March 21st, 2012
04:18 PM ET
Most heart attacks hit without warning – when a blister plaque on the blood vessel wall ruptures. The resulting clot starves the heart of oxygen and nutrient-rich blood, causing a heart attack and possibly death.
Traditional diagnostic tools like treadmill stress tests only pick up major blockages in the blood vessels, but they don’t alert doctors to this type of impending catastrophe. That’s because the vast majority of heart attacks occur in people whose blood vessels are narrowed only slightly by cholesterol-laden plaque.
“We can’t detect these mild narrowings, which are almost exclusively responsible for heart attacks,” says Dr. Eric Topol, director of the Scripps Translational Science Institute in La Jolla, California.
But Topol and a team of researchers now think they’ve found a way to determine which patients are only days or weeks away from a heart attack.
Topol says they hope to have a simple blood test ready next year to flag patients in immediate danger of plaque dislodging and causing a heart attack. Doctors would know in minutes if patients were on the brink of an attack.
Initially, the test would be given to people who arrive in a hospital emergency department with chest pain but were not currently having a heart attack. The test would show if a heart attack is likely in the coming days, and the patient could be given aspirin and prescription medications to prevent clots, Topol says.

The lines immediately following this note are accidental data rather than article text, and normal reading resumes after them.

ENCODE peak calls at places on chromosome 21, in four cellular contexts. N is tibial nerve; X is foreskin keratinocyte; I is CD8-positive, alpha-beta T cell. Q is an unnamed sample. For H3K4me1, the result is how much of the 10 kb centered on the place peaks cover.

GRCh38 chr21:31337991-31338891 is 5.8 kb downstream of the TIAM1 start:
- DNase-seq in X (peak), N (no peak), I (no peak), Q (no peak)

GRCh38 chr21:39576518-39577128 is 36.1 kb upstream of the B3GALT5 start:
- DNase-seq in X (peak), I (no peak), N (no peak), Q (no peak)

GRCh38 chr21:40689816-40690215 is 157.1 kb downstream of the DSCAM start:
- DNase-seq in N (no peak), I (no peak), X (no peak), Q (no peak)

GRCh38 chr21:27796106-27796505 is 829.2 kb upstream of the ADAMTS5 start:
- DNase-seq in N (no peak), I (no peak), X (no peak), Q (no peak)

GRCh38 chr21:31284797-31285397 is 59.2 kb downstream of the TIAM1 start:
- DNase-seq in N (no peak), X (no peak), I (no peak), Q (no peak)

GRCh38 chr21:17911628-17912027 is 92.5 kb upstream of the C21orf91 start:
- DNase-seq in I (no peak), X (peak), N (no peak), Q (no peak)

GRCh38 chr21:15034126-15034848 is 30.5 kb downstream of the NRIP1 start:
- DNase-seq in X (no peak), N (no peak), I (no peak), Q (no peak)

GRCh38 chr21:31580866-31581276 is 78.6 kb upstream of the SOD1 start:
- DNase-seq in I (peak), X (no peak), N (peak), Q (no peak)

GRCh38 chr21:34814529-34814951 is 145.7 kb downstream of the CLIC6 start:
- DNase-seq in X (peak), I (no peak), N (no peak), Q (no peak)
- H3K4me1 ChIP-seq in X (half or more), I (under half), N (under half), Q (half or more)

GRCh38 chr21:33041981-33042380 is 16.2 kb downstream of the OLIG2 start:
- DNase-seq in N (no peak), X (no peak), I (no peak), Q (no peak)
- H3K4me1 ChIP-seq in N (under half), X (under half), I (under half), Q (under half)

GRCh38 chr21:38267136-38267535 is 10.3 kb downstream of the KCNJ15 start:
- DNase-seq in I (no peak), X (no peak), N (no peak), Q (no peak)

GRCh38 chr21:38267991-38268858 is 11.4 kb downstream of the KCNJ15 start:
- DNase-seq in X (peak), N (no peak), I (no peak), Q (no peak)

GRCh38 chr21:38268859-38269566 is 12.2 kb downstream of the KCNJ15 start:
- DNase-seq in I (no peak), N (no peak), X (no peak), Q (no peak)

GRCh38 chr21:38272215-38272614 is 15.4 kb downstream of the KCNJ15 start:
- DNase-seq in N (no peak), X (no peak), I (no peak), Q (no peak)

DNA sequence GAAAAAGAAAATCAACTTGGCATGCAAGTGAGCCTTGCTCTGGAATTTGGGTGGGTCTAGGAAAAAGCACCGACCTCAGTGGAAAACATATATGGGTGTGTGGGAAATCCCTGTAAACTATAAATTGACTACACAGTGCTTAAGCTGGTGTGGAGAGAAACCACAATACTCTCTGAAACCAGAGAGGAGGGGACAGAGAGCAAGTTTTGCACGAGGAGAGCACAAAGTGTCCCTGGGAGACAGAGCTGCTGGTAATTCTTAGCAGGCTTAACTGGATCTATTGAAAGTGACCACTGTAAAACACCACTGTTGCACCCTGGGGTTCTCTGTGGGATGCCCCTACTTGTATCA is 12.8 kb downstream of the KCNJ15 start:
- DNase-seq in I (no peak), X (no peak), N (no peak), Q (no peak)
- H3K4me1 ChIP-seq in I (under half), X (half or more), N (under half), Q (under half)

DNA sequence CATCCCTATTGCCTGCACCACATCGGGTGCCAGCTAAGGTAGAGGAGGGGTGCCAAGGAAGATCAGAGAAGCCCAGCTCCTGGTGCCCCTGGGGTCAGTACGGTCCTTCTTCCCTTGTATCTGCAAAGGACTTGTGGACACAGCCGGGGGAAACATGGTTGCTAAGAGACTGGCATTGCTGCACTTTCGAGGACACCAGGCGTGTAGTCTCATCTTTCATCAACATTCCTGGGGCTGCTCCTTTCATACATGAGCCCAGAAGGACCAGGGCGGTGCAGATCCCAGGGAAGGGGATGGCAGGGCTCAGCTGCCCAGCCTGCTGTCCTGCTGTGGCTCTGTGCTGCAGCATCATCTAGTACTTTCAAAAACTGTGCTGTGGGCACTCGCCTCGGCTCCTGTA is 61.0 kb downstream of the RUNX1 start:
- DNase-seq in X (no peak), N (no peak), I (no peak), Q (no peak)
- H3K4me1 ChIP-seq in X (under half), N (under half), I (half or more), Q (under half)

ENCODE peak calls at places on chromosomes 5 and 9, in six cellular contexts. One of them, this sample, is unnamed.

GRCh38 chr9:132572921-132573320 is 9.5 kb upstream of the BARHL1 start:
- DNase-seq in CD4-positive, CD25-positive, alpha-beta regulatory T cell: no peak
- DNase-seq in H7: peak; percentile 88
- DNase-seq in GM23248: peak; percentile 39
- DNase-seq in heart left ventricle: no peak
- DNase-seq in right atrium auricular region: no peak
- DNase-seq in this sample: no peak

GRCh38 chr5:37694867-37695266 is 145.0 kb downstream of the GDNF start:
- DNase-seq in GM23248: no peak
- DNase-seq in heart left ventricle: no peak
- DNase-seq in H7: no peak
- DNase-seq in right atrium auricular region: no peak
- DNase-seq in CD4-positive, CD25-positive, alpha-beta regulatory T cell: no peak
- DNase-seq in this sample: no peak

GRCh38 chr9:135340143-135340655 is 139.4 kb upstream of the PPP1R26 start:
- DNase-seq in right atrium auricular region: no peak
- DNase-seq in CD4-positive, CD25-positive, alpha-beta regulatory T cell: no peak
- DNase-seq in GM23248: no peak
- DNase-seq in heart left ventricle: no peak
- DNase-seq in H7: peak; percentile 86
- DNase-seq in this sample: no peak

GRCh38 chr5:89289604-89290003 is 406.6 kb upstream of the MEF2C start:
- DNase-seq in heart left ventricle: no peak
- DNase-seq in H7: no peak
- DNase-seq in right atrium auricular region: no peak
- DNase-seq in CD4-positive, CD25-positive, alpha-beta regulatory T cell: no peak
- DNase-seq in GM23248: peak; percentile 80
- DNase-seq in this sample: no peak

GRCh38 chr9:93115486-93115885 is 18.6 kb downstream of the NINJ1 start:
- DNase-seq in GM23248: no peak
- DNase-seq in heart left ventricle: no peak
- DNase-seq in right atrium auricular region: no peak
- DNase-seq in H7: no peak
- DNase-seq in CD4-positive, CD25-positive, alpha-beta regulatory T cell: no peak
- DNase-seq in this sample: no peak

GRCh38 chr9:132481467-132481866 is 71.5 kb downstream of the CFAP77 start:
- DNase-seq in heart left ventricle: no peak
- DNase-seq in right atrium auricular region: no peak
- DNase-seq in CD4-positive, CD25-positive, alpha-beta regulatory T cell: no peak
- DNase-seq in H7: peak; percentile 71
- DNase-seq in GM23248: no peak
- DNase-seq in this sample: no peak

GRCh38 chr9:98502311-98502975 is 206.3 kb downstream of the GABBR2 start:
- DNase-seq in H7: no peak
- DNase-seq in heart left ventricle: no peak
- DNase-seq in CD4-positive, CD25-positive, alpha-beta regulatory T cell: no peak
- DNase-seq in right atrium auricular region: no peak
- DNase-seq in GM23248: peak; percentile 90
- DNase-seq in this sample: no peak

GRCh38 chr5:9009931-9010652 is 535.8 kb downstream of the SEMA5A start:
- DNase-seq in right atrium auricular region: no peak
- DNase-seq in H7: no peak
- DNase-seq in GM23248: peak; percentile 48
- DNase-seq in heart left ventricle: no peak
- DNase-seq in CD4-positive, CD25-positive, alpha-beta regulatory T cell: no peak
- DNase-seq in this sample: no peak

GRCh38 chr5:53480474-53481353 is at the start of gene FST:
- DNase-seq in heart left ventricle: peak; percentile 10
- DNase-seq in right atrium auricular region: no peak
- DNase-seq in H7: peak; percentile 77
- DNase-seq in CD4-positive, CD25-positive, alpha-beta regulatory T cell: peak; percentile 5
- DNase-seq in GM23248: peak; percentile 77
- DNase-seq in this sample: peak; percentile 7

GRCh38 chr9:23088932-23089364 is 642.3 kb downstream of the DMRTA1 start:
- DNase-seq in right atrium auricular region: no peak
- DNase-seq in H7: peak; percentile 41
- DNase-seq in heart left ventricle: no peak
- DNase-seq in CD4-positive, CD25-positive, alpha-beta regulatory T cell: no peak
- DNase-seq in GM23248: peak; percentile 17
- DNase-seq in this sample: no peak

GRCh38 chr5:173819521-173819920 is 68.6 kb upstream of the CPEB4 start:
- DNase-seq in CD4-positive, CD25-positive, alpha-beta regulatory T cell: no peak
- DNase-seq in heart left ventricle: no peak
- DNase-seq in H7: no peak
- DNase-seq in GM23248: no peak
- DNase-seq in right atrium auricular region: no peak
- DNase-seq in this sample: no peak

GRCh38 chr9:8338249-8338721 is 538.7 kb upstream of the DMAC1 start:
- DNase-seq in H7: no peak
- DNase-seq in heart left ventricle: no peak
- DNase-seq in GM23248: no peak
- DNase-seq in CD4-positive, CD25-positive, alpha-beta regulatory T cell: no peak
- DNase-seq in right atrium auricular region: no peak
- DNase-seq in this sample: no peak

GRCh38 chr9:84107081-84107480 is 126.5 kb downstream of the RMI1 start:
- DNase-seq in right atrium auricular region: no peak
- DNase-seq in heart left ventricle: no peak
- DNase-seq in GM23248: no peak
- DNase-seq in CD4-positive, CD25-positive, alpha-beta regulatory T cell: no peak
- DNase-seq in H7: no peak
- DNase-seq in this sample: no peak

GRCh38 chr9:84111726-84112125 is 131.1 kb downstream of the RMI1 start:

In the future, Topol says he envisions an implant the size of a grain of rice that would analyze circulating blood and send an alert if a heart attack was imminent.
The Scripps researchers’ findings were published Wednesday in the journal of Science Translational Medicine, published by the American Association for the Advancement of Science
Every year, the American Heart Association estimates 1.5 million Americans have heart attacks; 785,000 are suffering their first heart attack, usually with no warning. Slow narrowing of the blood vessels over time can result in chest pain, called angina, but these mature plaques are less likely to rupture, Topol says.
Traditional risk factors for heart attacks include inactivity, obesity, high blood pressure, cigarette smoking, poor diet, high cholesterol and diabetes. But figuring out who was at highest risk of an imminent heart attack hasn’t been possible.
In search of a precise marker, the Scripps team looked at 50 patients who arrived at the hospital with chest pains but whose subsequent tests showed they had not had a heart attack. Topol says these were patients who likely had clot that dissolved on its own.
The researchers found the endothelial cells of these patients looked very different from those of healthy individuals in a control group. For starters, four times as many endothelial cells were circulating in the blood of patients on the verge of a heart attack. The endothelial cells were also larger, misshapen and frequently contained many nuclei.
The National Institutes of Health and the American Reinvestment and Recovery Act, better known as the stimulus, provided funding for the research.
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